Why is short-form video so popular?
Why is short-form video so popular?

By on in Design & Experience, Tech & Trends

Why is short-form video so popular?

Mash together “storytelling” and “authenticity”—two popular goals for marketing briefs today—and what have you got? TikTok (if you’re under 30) and Instagram Reels (if you’re not). TikTok in particular has turned the world of video on its ear. Literally—the format has shifted the universe to vertical video and the rules of engagement have been completely rewritten.

If you want to reach people where they are, get noticed and start to build friendly feelings toward your brand, you need to be thinking about short-form video.

Find the humor or humanity in your message, and let people know from the first second that your video is worth their time. You can educate, but in a way that makes people want to stick around.


What’s so different about short-form?

Well, really, it’s just shorter. And likely vertical. But there are other things we can learn from the way TikTok has captured people’s attention. 

Be who you are. Don’t ask the CEO to trade his bow tie for a hoodie. Don’t try to convey a culture that doesn’t exist. Don’t ask hesitant participants to sing and dance. Lean into what makes your brand and the people behind it unique.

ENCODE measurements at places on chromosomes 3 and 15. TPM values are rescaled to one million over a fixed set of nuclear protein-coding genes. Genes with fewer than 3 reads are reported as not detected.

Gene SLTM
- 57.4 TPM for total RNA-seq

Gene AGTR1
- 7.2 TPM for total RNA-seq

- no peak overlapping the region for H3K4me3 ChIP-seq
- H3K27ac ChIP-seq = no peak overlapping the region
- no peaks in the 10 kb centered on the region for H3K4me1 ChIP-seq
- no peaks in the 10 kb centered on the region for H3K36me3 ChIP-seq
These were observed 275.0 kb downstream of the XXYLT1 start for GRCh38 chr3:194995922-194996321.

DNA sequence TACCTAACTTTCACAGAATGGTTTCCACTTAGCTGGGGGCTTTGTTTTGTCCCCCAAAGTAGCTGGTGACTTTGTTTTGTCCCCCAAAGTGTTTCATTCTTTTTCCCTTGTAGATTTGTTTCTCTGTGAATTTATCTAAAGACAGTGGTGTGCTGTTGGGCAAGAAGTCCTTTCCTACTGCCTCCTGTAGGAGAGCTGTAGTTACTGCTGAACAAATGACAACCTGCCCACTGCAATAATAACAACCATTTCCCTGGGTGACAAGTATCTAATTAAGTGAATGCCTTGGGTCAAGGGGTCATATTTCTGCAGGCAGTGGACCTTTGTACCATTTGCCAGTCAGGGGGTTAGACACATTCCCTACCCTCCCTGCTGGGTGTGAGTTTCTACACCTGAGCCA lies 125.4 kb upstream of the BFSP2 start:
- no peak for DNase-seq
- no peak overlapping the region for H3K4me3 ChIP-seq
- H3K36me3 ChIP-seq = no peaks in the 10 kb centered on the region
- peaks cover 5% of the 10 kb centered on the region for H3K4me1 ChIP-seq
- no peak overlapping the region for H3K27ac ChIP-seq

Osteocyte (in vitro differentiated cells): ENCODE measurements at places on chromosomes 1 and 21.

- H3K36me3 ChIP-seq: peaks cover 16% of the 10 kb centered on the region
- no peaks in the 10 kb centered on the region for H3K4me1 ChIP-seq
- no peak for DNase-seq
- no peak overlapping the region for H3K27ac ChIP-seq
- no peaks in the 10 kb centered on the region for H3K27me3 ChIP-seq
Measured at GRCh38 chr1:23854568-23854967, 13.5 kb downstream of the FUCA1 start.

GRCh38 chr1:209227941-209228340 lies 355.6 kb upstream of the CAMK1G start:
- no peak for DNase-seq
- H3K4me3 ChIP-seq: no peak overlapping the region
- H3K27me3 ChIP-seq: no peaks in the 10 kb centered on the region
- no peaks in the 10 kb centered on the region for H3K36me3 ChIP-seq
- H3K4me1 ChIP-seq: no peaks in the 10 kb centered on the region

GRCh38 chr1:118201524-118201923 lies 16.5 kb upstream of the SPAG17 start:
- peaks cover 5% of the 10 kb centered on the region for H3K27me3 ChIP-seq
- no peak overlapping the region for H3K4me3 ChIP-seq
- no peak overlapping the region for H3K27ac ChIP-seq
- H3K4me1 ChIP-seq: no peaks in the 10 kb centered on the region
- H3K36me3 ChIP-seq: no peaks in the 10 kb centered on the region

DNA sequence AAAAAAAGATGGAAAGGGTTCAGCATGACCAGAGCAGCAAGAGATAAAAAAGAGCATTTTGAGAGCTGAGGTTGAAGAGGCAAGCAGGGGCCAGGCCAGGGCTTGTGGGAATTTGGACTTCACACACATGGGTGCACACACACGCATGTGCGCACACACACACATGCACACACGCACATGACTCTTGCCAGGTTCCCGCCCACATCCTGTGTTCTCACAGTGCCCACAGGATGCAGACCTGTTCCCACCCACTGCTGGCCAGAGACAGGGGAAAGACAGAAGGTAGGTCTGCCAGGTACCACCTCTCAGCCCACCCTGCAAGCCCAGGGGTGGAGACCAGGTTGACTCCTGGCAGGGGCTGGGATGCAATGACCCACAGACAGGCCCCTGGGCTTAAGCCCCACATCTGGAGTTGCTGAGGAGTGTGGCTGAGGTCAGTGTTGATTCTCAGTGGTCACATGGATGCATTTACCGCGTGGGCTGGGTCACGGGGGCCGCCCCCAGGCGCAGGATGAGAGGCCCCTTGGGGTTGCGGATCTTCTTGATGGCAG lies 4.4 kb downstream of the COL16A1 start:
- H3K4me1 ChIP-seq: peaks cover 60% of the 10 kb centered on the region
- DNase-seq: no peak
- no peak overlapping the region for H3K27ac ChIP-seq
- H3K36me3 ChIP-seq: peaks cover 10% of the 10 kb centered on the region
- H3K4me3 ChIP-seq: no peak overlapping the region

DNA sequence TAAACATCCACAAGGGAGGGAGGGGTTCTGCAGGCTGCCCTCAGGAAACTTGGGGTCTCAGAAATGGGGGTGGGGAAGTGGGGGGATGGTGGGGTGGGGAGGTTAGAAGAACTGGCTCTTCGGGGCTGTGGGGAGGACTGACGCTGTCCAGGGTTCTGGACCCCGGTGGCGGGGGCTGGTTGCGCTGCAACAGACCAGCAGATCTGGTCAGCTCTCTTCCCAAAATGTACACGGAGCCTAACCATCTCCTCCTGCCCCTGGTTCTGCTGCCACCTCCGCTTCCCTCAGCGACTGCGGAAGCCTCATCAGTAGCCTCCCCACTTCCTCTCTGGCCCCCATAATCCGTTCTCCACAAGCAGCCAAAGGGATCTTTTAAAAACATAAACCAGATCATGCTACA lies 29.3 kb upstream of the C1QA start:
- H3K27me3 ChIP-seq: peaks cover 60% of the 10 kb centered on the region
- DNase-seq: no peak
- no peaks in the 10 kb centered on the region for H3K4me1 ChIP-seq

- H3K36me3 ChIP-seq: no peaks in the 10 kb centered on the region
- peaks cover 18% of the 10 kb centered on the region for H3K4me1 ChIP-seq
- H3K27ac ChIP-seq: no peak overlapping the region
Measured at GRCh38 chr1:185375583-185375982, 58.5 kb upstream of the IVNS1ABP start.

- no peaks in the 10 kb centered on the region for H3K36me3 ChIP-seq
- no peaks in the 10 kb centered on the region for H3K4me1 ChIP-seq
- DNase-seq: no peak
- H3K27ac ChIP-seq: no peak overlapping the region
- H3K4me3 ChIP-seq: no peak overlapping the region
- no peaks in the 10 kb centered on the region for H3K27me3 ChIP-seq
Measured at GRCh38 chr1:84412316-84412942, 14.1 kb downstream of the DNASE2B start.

Show me one thing. Video is often expected to work too hard. Whether it’s the budget or the visibility within the company, in my experience, video has always had to be reviewed by more people and go through more rounds of revision than any other medium. Everyone wants to add something and nobody wants to take anything out. Resist the urge—save point #2 for the next video.

Avoid overthinking it. Lo-fi, unpolished video is real. Mistakes are real. We’re not suggesting that you be messy on social, but don’t put too much shine on it. You’ll learn what works as you go, so start posting and learning. Keep effort and costs in line and the ROI will be there.

Capture opportunities stat. Ocean Spray never could have planned for their viral moment, when a cran-raspberry-guzzling Nathan Apodaca skated to work accompanied by ’70s folk rock classic, Dreams. Ocean Spray and members of Fleetwood Mac were quick to hook into the buzz, releasing responses within a week. Of course, that was 2020. Today, you’d need to respond in 24 hours. Or less. So if the news or a trending topic aligns with your brand, get on it. Stick a phone in front of your CEO and pump out the content.

Have some fun. Find the humor or humanity in your message, and let people know from the first second that your video is worth their time. You can educate, but in a way that makes people stick around. I’m not sure quite which client I want to pitch this to just yet, but I’m in love with the way entrepreneur and motivational speaker Sierra Nicole simply dances while credit advice and a strong call to action flash across the screen. Does it make sense? Not really. Could you get a storyboard past the board? Probably no. But you’re gonna watch and learn something.

Keep it tight. There are still many times when beautifully produced video is the right answer. But even then, I would argue that in the current climate, anything north of 120 seconds is too long. And if you can go shorter, do. On TikTok and Insta, 15 seconds may be enough. After 60, we’re yawning.

Capture eyes across new channels—we’re here to help. Pop us an email and try something new with FATFREE.